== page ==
It's not even a matter of disputed premarital agreements gumming up the process, as they did in the recently decided case of San Francisco Giants slugger Barry Bonds. In fact, prenups aren't that prevalent in the valley, attorneys say, except in some second marriages.
It's the lesser-known but equally vitriolic breakups of lower-profile millionaires, near-millionaires and even middle-incomers that are getting more entangled, and tying up the courts.
Deborah Taylor, a San Jose mother of two, learned how high costs can complicate a divorce. After nine years, she and her husband, Richard, ended their marriage in 1998, sold their new home and divided the difference. With almost $240,000 in hand, Taylor bought a San Jose townhouse to share with their son and daughter. Taylor has 70 percent custody.
But her monthly $1,600 salary as a hotel reservations manager and the $1,845 in alimony and child support didn't go far when Taylor was paying a $2,200 monthly mortgage.
``I was living paycheck-to-paycheck going through the divorce,'' Taylor said. ``It was very difficult.'' This summer, after a real estate agent approached her with an offer to buy the townhouse for $350,000, she and the kids moved to Arnold, a mountain town near Bear Valley.
There, Taylor bought a two-bedroom, 1,900-square-foot home on a half-acre. And that's when the Taylors say their mostly amicable arrangement fell apart.
The plan they had contrived for the children to spend time with their father was too difficult for Deborah Taylor to negotiate from 2 1/2 hours away. She asked her ex-husband to drop his Wednesday visits but keep them every other weekend, plus spend more vacations with the kids.
But Richard Taylor, a former professional baseball player, says his quality time with them occurs during the kids' sports activities, and he wants them nearby.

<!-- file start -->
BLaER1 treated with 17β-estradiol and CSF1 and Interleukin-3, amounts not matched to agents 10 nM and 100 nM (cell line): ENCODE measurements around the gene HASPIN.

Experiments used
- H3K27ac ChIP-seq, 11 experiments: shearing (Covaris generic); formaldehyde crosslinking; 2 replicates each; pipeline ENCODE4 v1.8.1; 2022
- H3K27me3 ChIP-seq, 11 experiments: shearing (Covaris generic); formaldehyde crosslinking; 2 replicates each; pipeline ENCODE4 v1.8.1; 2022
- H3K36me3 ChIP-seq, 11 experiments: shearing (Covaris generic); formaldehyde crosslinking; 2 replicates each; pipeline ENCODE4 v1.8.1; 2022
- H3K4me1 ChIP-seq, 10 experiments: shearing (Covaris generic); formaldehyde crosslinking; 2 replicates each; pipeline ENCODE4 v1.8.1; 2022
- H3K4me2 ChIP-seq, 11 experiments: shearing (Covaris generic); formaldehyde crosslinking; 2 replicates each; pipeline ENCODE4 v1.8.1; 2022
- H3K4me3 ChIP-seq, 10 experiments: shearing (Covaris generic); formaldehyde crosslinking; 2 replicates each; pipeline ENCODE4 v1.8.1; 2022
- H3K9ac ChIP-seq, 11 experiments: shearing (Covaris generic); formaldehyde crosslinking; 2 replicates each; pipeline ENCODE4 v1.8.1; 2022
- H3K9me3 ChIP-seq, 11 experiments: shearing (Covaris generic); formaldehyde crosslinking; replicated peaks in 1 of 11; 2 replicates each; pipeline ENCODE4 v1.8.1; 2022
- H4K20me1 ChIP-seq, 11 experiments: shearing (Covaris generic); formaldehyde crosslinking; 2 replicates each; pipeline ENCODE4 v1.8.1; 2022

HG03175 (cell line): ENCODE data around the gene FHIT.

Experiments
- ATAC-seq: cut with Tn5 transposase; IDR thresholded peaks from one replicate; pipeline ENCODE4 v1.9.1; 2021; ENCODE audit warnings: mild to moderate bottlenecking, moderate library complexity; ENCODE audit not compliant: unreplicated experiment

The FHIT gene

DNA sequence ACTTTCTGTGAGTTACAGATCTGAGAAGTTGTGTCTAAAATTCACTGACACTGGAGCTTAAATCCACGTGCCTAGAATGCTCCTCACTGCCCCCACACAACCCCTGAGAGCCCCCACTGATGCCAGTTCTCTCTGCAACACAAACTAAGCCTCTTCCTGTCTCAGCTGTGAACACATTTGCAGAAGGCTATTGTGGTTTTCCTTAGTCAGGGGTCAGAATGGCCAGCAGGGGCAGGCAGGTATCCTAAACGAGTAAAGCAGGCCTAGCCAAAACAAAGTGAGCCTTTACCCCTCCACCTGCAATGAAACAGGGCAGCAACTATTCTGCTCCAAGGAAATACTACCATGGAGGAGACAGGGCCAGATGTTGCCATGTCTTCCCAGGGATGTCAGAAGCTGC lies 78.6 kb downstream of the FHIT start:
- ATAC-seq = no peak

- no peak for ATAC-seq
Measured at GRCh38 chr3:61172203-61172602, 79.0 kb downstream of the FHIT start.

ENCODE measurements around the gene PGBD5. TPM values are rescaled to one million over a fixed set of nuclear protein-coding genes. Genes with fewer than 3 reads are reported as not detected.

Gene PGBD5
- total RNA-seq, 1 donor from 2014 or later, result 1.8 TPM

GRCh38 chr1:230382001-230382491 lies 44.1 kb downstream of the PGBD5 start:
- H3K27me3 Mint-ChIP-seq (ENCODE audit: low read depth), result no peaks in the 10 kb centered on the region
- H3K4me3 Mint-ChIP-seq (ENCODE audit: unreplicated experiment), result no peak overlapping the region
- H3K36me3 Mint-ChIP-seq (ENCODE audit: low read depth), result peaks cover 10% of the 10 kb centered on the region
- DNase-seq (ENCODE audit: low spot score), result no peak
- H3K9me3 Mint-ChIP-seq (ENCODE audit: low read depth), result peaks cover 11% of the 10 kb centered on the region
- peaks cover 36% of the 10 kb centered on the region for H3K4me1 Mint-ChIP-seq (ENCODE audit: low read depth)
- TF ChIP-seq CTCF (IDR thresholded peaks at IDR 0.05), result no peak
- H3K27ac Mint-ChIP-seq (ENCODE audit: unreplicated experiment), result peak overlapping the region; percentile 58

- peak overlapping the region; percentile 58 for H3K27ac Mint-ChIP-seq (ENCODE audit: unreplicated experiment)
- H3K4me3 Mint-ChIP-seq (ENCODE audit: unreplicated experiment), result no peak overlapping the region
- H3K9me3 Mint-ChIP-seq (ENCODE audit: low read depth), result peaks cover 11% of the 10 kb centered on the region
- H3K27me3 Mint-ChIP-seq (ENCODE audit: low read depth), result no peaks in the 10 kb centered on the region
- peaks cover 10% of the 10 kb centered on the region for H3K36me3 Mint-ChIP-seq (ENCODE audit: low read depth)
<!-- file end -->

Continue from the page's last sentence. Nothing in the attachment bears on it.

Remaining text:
More anguish lies ahead. A court assessment officer recently recommended the children stay in the Silicon Valley area. Richard Taylor said he understands the housing crunch and the cost of living -- ``it's tremendous, and that's a legitimate deal'' -- but he doesn't want the kids to be away from their mom, either. ``It's just not a great situation to be in,'' he said.
When it's not long-distance custody fights, it's stock options that increasingly take center stage in local divorces. The dilemma: How does a couple fairly divide a community interest in a future employment benefit?
Normally, stock options are considered property, but a recent San Diego case called Kerr now allows options to be considered instead as part of income, under certain circumstances. If the typical sources of income, like salary and bonuses, are not sufficient to meet the legally entitled needs of the spouse and children, then the court can look to stock options that one spouse exercises as income to make up those needs.
The issue is surfacing in a long-running Silicon Valley divorce case, called Cheriton, which is awaiting oral argument at the California Court of Appeal.
Arguing would not be new to Iris Fraser and David Cheriton of Palo Alto, who were married in 1980. On the brink of separating in 1986, they reconciled. Cheriton, a computer science professor at Stanford University, drew up a post-marital agreement asking, among other things, that all income he received outside his university salary was his property, not to be shared.
To the dismay of her attorney, Fraser -- pregnant with the couple's fourth child -- signed the pact in 1988. The union lasted until 1994, when Cheriton filed for divorce and the couple began their six-year legal battle. The divorce was finalized in 1998.
A sizable sum is at stake. In the spring of 1995, along with Andy Bechtolsheim -- a Sun Microsystems co-founder -- Cheriton co-founded Granite Systems, a networking company bought by Cisco Systems in 1996 for about $220 million in stock. Overnight, Cheriton was worth tens of millions.
The couple reached a property settlement: He agreed to create a trust for each child using a certain number of Cisco stock options, worth millions.